Monday, August 20, 2012

Jesus Loves Me

        The hymn request list for offertories over the summer provides a glimpse into the eclectic tastes of the congregation when it comes to our hymns.  On August 12, we sang Jesus loves me, a simple children's hymn that tops the polls at hymn sings throughout the church.  It has been recorded by rock stars, gospel groups and cathedral choirs. It is sung lovingly by adults, teens and children, linking the generations with a powerful message.
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    The scripture references are many,
(stanza. 1 = Eph. 5:2, Jer.31:3 
 stanza. 2 = Gal. 2:20
 stanza 3 = Matt. 18:2-4, Matt. 19:13-15, Mark 10:13-16, Luke 18:15-17,)
but in essence we learn, in a few short lines, that Jesus loves us, that we belong to Him, that His love endures forever, that He is our friend and giver of life.

       The text was written by Anna B. Warner and her sister Susan in 1859 as part of best selling novel, Say and Seal. The two sisters lived along the Hudson River in New York near the U.S. Military Academy at West Point. After the death of their widower father, a well-known New York lawyer, who lost most of his fortune in the 1837 depression, the Warner sisters were left with a meagre income.  To support themselves, they turned to serious literary writing under the pen names Amy Lothrop and Elizabeth Wetherell.

          For a number of years they also held classes for the young cadets from the nearby West Point Academy. Upon their deaths, their home was willed to the Academy and made into a national shrine. Both sisters were buried with military honours in recognition of their spiritual contributions to the lives of the young military officers.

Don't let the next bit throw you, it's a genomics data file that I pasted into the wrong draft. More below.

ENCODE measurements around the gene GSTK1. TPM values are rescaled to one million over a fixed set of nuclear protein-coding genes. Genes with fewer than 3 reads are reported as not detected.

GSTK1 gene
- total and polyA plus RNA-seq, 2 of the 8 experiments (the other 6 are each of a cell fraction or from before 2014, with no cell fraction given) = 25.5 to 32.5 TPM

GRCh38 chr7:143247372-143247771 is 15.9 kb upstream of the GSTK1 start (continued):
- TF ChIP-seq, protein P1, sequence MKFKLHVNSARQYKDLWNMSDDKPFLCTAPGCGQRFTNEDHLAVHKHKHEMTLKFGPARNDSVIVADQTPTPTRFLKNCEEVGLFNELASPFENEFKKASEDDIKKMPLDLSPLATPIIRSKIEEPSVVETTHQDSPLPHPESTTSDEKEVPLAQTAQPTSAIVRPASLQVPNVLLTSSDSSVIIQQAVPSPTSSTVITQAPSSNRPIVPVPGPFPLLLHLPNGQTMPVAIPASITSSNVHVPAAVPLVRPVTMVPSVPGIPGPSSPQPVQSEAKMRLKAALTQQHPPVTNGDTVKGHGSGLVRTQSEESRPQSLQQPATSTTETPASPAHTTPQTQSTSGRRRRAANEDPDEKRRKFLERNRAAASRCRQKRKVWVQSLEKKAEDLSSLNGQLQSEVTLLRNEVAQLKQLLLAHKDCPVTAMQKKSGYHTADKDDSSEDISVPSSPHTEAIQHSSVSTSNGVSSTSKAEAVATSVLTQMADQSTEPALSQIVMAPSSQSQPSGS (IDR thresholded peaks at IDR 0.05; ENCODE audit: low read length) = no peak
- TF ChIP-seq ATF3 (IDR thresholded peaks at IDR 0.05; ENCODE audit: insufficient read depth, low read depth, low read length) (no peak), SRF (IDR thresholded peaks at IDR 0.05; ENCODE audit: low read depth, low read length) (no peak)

In 1861, William B. Bradbury added the refrain to Warner's stanzas and wrote the tune JESUS LOVES ME. The hymn was published in Bradbury's church school collection The Golden Shower (1862). By 1996 the hymn appeared in 74% of published hymnals.

      The text has been translated into many other languages, and often includes an added stanza derived from David R. McGuire's rewriting of the text, which he prepared for the Canadian Anglican and United Hymn Book (1971).
      The words are simple, relegated to the "children's" section of the hymnal, yet the great theologian Karl Barth, when asked for his most profound theological discovery, thought for a moment, then replied, “Jesus loves me, this I know, /for the Bible tells me so.”

Thanks to Jerusha Smith for choosing this hymn and thus reminding us all that sometimes the greatest truths are found in simple words.

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